Samsung RSG257AARS 24.5 cu. ft. Side-By-Side Counter Depth Refrigerator Review$2,399.00
A good refrigerator should take your food to the required temperature and hold it there without much variation. To find out if it does, we put dummy food packages into the refrigerator fitted with temperature sensors at several locations, and measure how the temperature of these varies over time, which is shown below.
In the graph above, the yellow zone is the optimal range for food to be stored at: the red is too hot, and the blue is too cold. As you can see, the temperature in the fridge compartment of this refrigerator remains pretty constant, although it does get a little warm on occasion (the graph shows a typical 12 hours from our test, which runs over several days). This consistency of temperature is partly because this refrigerator has two compressor systems (the component that does the actual cooling), one for the fridge and one for the freezer. Other refrigerators with one compressor have to use the same cooling system to cool both the freezer and the refrigerator, but the Samsung RSG257AARS can pump cold air into both compartments separately.
As well as keeping the food in the fridge compartment cool, your refrigerator has to keep the frozen food at a constant temperature: variations here can cause freezer burn and ruin your food. So, we test this by putting several temperature sensors inside simulated food packages and placing them at various points in the freezer compartment, so we can monitor the temperature in different locations and at different times.
The Samsung had the same strong performance for the freezer compartment as it did for the fridge. We found that, once our test foods had frozen, the temperature remained pretty constant at both of the points within the freezer that we tested, with the variations being less than 2 degrees Fahrenheit. The graph above shows a typical 12 hour period from our tests, which run over several days.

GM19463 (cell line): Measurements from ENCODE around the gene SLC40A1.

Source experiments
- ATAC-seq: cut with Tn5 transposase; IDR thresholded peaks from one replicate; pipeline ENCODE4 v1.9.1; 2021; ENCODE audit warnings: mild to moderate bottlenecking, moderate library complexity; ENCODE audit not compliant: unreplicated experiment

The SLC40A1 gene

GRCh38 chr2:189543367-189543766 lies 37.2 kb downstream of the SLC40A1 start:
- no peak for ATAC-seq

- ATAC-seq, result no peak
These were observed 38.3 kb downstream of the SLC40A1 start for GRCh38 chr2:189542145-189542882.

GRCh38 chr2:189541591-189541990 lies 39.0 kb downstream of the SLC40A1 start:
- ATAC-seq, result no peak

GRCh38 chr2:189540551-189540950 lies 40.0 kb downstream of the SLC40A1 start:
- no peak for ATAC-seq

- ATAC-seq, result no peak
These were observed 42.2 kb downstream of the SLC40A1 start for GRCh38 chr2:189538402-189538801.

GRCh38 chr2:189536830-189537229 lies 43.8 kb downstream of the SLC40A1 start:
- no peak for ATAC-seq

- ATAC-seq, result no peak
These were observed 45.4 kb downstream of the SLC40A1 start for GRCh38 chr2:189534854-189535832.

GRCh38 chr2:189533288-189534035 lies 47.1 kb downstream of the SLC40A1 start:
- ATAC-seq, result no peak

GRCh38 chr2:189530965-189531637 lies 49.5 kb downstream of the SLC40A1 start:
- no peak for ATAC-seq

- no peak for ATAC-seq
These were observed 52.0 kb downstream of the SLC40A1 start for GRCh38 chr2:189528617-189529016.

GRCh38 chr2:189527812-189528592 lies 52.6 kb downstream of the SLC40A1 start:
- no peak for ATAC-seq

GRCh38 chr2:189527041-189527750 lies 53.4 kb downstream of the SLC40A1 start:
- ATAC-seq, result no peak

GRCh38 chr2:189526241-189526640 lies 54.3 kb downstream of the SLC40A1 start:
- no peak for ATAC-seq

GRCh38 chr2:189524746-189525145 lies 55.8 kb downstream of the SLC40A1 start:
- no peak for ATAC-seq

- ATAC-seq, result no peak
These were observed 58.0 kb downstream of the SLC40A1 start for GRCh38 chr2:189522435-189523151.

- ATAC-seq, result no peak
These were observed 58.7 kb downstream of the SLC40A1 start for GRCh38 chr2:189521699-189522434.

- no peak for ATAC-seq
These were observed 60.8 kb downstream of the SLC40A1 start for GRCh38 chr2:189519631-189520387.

A vegetable drawer is supposed to keep your fruits and veggies cool and crisp, but without drying them out. So, we test the performance of the vegetable tray by putting a mock vegetable (made of floral foam) into the tray and monitoring how much water is lost over time. A good veggie tray will cool the veggies without much water loss. We found that this refrigerator kept our test food cold, but didn't dry it out overly: the amount of water lost from our food was about 0.11 grams per hour, which is less than most refrigerators.
If your power goes out, the food in your fridge is in danger of being damaged. A good refrigerator should keep your food cool for a few hours, though, so we test this by disconnecting the power from the refrigerator and monitoring how the temperature rises over time in our test food. We found that the Samsung RSG257AARS had no issues here: our test food in the freezer section stayed below freezing for over 36 hours, so unless the power goes out for more than a day and a half, your food should remain frozen. That is assuming that you don't open the door and let all the cold air out, of course.
Professional chefs use freezers that can freeze food very quickly, so the ice crystals are small and don't damage the texture of the food. That's not a luxury that most of us amateurs have, but we do need a refrigerator to freeze food quickly. So, we test this by putting a block of fake food with a temperature sensor inside it into the freezer section on the shelf closest to the cold air output (or in the designated fast freeze section if there is one) and monitor how quickly the food freezes: the faster, the better.
We found that our test package took 1 hour and 46 minutes to go from the room temperature to being frozen in the center of the package, which is a little slower than we like to see. This refrigerator does also offer a turbo freeze mode if you want to freeze a lot of food quickly, but this comes at the cost of extra energy use.